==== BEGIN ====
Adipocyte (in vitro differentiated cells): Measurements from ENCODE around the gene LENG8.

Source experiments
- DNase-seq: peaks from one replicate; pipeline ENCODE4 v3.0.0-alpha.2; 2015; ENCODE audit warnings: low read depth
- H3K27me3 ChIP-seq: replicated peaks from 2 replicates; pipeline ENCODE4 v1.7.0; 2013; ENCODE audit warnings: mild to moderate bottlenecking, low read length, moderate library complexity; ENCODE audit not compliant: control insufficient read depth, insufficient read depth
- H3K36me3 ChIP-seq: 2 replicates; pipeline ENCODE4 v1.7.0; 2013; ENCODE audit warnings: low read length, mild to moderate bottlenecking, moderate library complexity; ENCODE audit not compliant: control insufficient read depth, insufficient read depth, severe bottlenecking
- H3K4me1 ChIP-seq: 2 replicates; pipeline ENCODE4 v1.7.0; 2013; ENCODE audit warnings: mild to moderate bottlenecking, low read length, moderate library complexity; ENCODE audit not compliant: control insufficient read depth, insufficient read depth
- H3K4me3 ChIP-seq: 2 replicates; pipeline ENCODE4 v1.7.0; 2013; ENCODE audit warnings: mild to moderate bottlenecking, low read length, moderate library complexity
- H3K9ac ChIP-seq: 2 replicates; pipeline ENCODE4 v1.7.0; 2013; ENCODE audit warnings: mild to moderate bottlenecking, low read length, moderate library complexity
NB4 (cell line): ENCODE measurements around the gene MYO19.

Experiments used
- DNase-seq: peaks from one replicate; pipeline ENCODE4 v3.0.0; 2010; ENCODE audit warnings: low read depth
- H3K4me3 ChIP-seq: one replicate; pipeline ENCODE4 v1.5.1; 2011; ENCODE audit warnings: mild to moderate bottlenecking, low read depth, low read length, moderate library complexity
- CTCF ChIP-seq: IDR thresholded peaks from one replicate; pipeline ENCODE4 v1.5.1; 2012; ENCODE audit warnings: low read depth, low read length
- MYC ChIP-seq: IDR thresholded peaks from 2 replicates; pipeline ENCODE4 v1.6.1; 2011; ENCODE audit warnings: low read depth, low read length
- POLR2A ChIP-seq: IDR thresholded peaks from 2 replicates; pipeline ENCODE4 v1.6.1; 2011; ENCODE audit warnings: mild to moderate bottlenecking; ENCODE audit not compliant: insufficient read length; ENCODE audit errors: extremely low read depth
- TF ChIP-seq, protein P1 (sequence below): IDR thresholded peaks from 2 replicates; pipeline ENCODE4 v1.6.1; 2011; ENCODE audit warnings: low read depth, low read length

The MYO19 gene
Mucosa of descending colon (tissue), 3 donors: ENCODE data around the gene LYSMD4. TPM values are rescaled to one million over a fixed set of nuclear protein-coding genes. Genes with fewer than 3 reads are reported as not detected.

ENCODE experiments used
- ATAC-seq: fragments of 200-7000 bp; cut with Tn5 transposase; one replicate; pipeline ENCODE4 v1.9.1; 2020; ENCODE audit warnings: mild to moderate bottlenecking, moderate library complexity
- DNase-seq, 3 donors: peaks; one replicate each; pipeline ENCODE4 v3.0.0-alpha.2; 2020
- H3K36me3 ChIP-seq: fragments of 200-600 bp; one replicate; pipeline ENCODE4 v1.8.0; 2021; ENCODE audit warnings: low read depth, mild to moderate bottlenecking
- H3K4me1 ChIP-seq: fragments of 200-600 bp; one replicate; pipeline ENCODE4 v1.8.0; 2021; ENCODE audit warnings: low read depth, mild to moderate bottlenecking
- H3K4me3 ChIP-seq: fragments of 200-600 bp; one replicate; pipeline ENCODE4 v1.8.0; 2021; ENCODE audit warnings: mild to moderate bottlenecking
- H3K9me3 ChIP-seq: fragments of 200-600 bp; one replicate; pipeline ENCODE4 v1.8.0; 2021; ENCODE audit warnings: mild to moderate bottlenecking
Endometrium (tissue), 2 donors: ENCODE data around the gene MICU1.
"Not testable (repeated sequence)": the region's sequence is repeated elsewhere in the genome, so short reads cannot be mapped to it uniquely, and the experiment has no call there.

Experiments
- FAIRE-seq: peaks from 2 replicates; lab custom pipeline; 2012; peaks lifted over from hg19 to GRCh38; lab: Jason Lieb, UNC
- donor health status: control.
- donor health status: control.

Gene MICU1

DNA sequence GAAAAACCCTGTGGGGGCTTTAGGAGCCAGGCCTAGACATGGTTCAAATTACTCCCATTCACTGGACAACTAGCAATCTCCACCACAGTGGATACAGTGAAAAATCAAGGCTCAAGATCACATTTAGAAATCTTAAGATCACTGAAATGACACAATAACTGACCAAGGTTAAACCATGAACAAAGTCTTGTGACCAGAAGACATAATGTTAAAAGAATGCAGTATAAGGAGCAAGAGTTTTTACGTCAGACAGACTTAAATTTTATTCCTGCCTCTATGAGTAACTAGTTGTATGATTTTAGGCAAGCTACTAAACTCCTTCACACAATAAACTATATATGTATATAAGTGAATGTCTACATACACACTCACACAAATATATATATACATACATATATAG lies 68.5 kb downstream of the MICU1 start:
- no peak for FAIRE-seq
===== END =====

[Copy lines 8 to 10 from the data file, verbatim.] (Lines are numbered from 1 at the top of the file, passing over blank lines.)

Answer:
- H3K9ac ChIP-seq: 2 replicates; pipeline ENCODE4 v1.7.0; 2013; ENCODE audit warnings: mild to moderate bottlenecking, low read length, moderate library complexity
NB4 (cell line): ENCODE measurements around the gene MYO19.

Experiments used